In fact, I think this is laziness and incompetence on behalf of the atheists and skeptics. It's not a very well thought out rebuttal to such experiences. It's like they just spout "delusion!" gleefully as if that's the slightest bit convincing or profound of an answer. Seriously, how often do YOU accidentally hallucinate or experience temporary delusion that skews reality? If one were to believe in Pink Unicornism deeply enough, could they just as easily manifest hallucinatory entities into reality?

Since many of these people are sincere, we need to inquire deeply as to what is actually occuring here.

What is going on in their psyche at that moment.
What is happening around them.
What preconceived beliefs do they have.
Is it a phenomenal natural event.
Does each individual create their own authentic reality.

Thoughts?




.
.
.

It's easier to make fun of someone than to refute someone's beliefs through reason and logic.

I think it's safe to say that any atheist who accuses religious people of hallucinating or being deluded, we can stop taking those atheists seriously.

You are right, we should take people who believe they have had supernatural experiences with magical spirits from other dimensions way more seriously than rational skeptics who believe they may be mistaken.

Do you ever stop and think about the things you type?
CrazyPerson
Posts: 1,114
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4/16/2012 6:01:55 PM
Posted: 4 years ago
At 4/16/2012 5:58:19 PM, Rational_Thinker9119 wrote:
At 4/16/2012 4:05:00 PM, KeytarHero wrote:
At 4/16/2012 3:52:56 PM, GeoLaureate8 wrote:
As someone who is generally opposed to religion philosophically and empirically, I really hate to reduce people's religious experience claims to hallucinations or delusions. It honestly doesn't seem like a valid response to these claims.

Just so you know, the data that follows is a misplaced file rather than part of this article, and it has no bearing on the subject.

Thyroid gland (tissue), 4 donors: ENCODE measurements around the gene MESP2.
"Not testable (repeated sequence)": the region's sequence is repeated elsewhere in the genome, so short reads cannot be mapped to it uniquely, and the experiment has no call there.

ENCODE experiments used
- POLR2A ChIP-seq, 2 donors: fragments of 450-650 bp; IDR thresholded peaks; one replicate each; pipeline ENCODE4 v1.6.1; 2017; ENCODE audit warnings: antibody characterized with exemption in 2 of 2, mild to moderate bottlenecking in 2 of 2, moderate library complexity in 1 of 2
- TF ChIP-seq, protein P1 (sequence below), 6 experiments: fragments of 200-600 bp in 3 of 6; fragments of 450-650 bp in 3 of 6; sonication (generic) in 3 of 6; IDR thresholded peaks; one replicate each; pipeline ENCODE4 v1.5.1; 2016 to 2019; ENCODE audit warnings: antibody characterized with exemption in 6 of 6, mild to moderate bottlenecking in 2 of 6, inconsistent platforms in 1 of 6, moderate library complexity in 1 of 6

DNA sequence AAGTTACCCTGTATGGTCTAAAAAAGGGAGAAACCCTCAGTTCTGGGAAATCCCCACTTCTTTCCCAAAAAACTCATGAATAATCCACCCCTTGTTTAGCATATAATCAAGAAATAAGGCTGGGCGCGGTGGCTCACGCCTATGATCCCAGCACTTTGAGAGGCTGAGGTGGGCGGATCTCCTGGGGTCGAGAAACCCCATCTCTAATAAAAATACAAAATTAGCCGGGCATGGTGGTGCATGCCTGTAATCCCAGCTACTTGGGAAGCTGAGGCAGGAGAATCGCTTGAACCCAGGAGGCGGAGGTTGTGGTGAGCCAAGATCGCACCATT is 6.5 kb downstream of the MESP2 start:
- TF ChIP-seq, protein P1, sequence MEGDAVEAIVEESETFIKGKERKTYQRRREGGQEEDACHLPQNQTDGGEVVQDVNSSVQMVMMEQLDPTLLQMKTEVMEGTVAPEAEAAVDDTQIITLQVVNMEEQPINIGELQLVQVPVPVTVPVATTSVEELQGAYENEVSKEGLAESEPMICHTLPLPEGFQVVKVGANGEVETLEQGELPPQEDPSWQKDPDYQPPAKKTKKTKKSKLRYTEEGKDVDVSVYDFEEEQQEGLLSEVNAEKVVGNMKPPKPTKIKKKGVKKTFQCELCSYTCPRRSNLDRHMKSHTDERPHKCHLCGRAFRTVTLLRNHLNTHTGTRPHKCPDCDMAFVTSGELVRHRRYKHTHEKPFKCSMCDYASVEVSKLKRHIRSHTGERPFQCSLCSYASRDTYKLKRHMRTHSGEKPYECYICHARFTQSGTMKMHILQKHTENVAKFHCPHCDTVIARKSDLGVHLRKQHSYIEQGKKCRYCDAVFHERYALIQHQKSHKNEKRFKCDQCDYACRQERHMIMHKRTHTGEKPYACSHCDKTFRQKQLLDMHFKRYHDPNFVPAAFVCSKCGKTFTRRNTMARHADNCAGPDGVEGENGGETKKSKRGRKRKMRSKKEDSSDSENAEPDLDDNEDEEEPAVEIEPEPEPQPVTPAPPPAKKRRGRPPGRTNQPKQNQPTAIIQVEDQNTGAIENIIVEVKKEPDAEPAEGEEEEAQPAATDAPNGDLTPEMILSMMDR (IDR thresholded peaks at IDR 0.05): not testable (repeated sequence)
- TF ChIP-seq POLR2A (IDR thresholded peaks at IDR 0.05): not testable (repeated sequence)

In fact, I think this is laziness and incompetence on behalf of the atheists and skeptics. It's not a very well thought out rebuttal to such experiences. It's like they just spout "delusion!" gleefully as if that's the slightest bit convincing or profound of an answer. Seriously, how often do YOU accidentally hallucinate or experience temporary delusion that skews reality? If one were to believe in Pink Unicornism deeply enough, could they just as easily manifest hallucinatory entities into reality?

Since many of these people are sincere, we need to inquire deeply as to what is actually occuring here.

What is going on in their psyche at that moment.
What is happening around them.
What preconceived beliefs do they have.
Is it a phenomenal natural event.
Does each individual create their own authentic reality.

Thoughts?




.
.
.

It's easier to make fun of someone than to refute someone's beliefs through reason and logic.

I think it's safe to say that any atheist who accuses religious people of hallucinating or being deluded, we can stop taking those atheists seriously.

You are right, we should take people who believe they have had supernatural experiences with magical spirits from other dimensions way more seriously than rational skeptics who believe they may be mistaken.

Do you ever stop and think about the things you type?

Rational skeptics may be less intelligent than other people because people who have these supernatural experiences are totally rational people that totally believe in math, science, and logic but ALSO have cool experiences. It's like being rational +. If you aren't rational + then you're reducing yourself to the more boring side of life.